A matter of trust

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Senior Diontre Schwier uses articles online to get his news. He feels that it is written for a larger audience from more writers, the fact checking is better than other sources.

Diego Sultan, Staff Reporter

A man was shot, and news channels, Twitter feeds and articles pour in with the story of what happened.

But what is the truth?

With different sources saying different things, it becomes difficult for someone to know where to look for their news.  With each source there is a different delivery, a different perspective, and a different level of credibility.

For any story, multiple news sources are available almost immediately, so it is easy for someone to find information.   However, conflicting opinions can affect the message that viewers or readers are getting.

“Even the most centrist outlets have a bias, it all depends on what the contributors believe,” junior Kyle Findlay said.

News shows such as CNN and Fox News are known for their political leanings, liberal and conservative respectively, and this can influence how they describe situations such as the presidential election.  When Hillary Clinton called Trump’s supporters deplorable, CNN’s headline said she “expressed regret” while Fox News labeled it “Clinton’s ‘deplorable’ attack.”

“News networks definitely skew opinions on certain things like certain stations support Hillary and will only show the light side of her and the dark side of Trump,” junior Jacob Ball said.

Social media is a convenient source of news, but it is not necessarily a reliable one. Senior Samuel Naranjo feels that social media has more “sentiments expressed” by people rather than facts.  Twitter blows up after each police shooting and piece of election drama.  Because Twitter allows anyone to speak their mind and give insight on a topic without any prior education or any information on the subject, this means that Twitter feeds can be flooded with possible information related to a new topic.  For example, after a video surfaced of the Tamir Rice police shooting, Twitter was full of links to the video as well as Tweets chastising or supporting the officers.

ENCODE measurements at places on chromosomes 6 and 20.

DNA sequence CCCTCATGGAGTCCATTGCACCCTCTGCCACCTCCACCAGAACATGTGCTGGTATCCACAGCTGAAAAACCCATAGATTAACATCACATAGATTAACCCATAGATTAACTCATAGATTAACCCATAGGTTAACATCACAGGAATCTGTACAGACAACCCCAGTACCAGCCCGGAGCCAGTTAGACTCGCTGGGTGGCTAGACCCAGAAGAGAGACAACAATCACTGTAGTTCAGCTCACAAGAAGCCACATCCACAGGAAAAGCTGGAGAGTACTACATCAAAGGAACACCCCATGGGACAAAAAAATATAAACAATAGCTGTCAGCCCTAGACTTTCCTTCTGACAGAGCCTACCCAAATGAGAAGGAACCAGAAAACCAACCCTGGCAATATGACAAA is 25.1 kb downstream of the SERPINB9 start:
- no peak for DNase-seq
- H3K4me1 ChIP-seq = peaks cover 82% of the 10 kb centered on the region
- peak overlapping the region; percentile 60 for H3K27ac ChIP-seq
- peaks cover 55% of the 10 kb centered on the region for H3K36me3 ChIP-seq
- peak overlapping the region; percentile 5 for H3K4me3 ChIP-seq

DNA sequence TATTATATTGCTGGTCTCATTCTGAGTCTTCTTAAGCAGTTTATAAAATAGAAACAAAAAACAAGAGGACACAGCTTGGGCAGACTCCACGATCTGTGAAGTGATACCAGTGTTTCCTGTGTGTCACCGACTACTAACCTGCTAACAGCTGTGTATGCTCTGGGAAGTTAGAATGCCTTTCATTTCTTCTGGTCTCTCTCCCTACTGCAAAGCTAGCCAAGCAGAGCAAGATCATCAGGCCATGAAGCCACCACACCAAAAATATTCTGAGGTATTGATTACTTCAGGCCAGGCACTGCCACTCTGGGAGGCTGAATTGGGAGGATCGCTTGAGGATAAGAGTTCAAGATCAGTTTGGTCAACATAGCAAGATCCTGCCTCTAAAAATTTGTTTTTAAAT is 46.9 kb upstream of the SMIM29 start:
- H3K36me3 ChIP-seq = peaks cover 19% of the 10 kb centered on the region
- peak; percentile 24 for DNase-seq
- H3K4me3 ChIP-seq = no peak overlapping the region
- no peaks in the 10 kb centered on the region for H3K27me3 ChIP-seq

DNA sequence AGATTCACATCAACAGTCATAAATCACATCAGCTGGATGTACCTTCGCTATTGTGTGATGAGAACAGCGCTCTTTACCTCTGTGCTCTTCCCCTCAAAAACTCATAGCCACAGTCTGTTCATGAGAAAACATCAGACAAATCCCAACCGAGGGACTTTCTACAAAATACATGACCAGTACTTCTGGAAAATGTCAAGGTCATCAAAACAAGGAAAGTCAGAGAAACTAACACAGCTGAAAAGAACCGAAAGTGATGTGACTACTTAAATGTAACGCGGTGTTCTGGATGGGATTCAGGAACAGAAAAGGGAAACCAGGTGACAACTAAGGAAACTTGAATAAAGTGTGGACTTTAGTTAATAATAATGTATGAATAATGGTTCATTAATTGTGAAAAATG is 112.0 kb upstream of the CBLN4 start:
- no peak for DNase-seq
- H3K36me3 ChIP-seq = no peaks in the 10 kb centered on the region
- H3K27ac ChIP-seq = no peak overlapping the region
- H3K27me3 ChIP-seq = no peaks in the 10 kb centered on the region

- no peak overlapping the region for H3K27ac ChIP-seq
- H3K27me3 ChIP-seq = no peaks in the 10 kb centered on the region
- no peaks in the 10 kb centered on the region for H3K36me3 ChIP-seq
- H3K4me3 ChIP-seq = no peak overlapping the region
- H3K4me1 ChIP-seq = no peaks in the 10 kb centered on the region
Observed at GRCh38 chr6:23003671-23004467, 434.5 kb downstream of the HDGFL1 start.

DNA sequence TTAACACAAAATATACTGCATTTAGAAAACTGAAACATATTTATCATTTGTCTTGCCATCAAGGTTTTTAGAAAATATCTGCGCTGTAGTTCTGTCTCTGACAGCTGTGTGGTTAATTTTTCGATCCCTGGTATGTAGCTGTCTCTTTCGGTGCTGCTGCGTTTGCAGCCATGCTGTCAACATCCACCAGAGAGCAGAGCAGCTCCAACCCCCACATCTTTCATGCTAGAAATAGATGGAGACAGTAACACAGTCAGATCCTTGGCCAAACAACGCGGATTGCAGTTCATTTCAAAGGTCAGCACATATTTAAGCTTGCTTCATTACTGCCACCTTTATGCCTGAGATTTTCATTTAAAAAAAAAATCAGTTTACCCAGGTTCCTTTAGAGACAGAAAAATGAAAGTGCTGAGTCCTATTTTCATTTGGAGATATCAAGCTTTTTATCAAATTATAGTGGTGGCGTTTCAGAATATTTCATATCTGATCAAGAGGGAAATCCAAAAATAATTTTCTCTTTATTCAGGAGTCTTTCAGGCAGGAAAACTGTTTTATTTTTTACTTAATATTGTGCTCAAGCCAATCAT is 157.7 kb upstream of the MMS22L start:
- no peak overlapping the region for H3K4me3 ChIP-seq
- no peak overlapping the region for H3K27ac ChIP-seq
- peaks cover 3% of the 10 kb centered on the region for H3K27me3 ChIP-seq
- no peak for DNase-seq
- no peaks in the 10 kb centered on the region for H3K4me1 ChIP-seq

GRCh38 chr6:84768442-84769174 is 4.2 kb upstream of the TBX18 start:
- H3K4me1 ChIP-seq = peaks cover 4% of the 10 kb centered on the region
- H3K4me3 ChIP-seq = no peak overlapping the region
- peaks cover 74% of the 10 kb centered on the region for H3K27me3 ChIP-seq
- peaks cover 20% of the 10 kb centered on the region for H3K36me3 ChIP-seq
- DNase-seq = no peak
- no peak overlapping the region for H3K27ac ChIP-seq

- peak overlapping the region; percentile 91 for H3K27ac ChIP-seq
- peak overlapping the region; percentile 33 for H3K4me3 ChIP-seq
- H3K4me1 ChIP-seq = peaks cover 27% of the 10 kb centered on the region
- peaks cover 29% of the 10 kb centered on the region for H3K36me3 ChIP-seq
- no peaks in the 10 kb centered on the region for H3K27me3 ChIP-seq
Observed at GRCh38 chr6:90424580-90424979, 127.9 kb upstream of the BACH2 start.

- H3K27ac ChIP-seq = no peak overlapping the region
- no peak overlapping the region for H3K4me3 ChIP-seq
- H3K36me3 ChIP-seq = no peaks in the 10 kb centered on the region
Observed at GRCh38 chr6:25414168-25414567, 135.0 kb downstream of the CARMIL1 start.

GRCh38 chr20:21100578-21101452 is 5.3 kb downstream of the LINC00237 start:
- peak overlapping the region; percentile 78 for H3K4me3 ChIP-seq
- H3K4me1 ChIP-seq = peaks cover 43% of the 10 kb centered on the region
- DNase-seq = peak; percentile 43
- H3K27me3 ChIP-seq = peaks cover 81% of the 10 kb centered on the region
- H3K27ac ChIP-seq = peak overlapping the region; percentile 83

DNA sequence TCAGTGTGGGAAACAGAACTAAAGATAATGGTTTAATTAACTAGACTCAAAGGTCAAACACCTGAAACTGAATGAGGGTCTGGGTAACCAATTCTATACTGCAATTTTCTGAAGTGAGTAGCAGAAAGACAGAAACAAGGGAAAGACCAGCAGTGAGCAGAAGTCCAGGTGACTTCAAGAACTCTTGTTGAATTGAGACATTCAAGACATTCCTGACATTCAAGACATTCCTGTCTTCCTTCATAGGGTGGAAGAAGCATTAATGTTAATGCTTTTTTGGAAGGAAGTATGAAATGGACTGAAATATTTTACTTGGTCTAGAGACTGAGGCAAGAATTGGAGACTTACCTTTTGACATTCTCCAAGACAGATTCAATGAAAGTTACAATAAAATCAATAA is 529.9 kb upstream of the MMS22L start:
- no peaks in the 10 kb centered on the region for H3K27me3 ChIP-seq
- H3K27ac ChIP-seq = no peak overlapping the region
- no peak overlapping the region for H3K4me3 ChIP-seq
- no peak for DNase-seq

Where do you get your news?

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For some students, it is difficult to filter through Twitter. “They always say that you’re entitled to your own opinion but I don’t always think that’s true,” senior Evan Martinez said, “I think you’re entitled to your informed opinion, and I don’t use a source if I know it’s not reliable.”

However not all students are as incredulous of social media as others.  Senior Conner Hermenau said that social media “exposes you to less covered issues” and also provides more perspectives than what can be found on traditional media sources.   Hermenau feels that major news channels only talk about candidates from the Republican and Democratic party, and they ignore third party candidates like Gary Johnson or Jill Stein.

To ensure they find the truth of every story there are many ways that students use.  Senior Tania Sims only believes articles on social media that come from a source she knows or finds credible such as the Huffington Post.  But most students use multiple sources in hopes of getting consistent details that explain what happened.

However these clear biases are not enough to sway everyone.  Some students may see the obvious sides a network takes, but still watch it because they want to see every perspective of a topic.  Naranjo says it is “essential” to get news from multiple sources because he knows newspapers are owned by corporations and that influences what they write

When getting news online, news outlets rely on ads and clicks to make their money.  This changes how students look at news sources that can be found scattered throughout their Twitter feed.

“They cater to their viewers who would not want to read or view things that oppose [the viewer’s] opinions or possible could offend them so the sources get more ad money because of it,” Naranjo said.

When searching for a credible source, senior Bailey Wendel said that the “political agenda” of different news sources does not affect him.  “I’m not really looking to get swayed from one opinion to another.  I’m just looking for news,” Wendel said.

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